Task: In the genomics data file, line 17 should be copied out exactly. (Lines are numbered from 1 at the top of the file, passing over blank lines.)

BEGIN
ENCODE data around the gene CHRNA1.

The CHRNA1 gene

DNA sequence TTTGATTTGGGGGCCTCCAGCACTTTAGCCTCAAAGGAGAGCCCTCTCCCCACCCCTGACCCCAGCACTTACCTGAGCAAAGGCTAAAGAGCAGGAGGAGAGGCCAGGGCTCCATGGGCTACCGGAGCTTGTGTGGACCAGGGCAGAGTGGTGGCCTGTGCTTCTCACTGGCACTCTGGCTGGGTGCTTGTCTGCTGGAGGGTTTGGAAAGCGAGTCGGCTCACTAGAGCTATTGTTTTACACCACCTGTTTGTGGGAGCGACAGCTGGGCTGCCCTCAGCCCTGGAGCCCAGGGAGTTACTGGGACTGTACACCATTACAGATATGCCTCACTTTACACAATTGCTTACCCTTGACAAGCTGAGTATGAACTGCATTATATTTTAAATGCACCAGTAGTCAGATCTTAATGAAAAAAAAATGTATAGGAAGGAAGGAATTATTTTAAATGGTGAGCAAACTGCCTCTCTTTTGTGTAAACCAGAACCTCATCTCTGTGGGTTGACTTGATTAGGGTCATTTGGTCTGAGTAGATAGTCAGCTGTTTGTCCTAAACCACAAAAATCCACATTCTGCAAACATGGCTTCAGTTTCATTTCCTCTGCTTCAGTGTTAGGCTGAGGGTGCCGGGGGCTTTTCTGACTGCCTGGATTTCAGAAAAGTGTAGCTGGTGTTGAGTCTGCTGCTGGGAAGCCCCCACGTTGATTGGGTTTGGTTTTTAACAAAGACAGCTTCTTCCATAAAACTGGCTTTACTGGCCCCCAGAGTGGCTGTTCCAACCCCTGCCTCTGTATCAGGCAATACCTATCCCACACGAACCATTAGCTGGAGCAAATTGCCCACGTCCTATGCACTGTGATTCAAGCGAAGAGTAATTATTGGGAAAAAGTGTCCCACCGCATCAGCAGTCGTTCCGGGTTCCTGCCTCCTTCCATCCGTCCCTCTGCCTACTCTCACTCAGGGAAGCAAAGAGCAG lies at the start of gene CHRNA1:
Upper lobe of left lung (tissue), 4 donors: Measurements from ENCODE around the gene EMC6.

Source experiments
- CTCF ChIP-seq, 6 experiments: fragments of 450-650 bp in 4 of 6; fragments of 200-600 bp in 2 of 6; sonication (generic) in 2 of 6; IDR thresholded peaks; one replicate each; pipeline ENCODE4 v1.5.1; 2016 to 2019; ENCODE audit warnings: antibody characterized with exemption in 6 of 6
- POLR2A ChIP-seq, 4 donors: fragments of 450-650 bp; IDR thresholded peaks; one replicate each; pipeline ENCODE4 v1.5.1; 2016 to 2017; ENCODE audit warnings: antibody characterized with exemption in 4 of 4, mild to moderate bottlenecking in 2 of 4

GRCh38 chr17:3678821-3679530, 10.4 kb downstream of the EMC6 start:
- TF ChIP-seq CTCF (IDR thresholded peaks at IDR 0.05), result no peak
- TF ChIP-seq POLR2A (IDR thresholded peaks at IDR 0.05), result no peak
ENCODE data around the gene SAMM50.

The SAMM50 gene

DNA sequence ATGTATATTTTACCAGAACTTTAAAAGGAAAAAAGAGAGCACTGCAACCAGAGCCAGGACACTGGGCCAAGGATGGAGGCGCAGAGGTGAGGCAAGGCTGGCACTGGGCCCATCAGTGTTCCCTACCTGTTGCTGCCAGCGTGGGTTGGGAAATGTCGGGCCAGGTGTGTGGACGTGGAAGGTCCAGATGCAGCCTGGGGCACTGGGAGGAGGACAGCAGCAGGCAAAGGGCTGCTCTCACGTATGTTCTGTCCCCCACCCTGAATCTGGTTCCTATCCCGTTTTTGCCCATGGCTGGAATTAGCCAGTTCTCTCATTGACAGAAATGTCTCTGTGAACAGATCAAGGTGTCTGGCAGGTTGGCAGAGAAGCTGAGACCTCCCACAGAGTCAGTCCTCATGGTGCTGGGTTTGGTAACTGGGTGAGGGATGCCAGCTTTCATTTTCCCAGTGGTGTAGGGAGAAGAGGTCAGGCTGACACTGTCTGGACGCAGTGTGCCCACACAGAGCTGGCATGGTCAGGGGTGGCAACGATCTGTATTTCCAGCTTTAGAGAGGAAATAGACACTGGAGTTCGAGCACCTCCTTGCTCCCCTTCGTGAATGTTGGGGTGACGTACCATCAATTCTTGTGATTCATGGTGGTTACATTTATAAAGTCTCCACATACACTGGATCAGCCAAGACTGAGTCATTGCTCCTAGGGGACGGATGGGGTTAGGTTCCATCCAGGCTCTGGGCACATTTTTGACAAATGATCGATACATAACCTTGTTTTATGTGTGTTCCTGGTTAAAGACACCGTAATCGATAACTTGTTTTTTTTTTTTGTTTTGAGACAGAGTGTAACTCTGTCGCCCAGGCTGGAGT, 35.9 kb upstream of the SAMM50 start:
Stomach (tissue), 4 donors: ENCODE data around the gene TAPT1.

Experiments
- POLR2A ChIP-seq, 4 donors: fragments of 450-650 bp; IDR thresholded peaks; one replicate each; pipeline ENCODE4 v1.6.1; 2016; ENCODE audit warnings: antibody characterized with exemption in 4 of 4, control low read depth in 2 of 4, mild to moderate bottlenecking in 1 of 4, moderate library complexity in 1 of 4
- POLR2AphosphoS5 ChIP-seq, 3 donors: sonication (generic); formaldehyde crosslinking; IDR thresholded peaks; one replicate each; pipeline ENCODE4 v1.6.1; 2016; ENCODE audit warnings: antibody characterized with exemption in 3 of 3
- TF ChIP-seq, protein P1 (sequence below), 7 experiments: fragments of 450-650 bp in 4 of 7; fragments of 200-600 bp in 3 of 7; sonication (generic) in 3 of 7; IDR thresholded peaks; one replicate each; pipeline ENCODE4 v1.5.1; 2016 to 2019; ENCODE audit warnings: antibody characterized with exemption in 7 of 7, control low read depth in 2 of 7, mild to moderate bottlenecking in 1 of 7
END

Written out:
- POLR2AphosphoS5 ChIP-seq, 3 donors: sonication (generic); formaldehyde crosslinking; IDR thresholded peaks; one replicate each; pipeline ENCODE4 v1.6.1; 2016; ENCODE audit warnings: antibody characterized with exemption in 3 of 3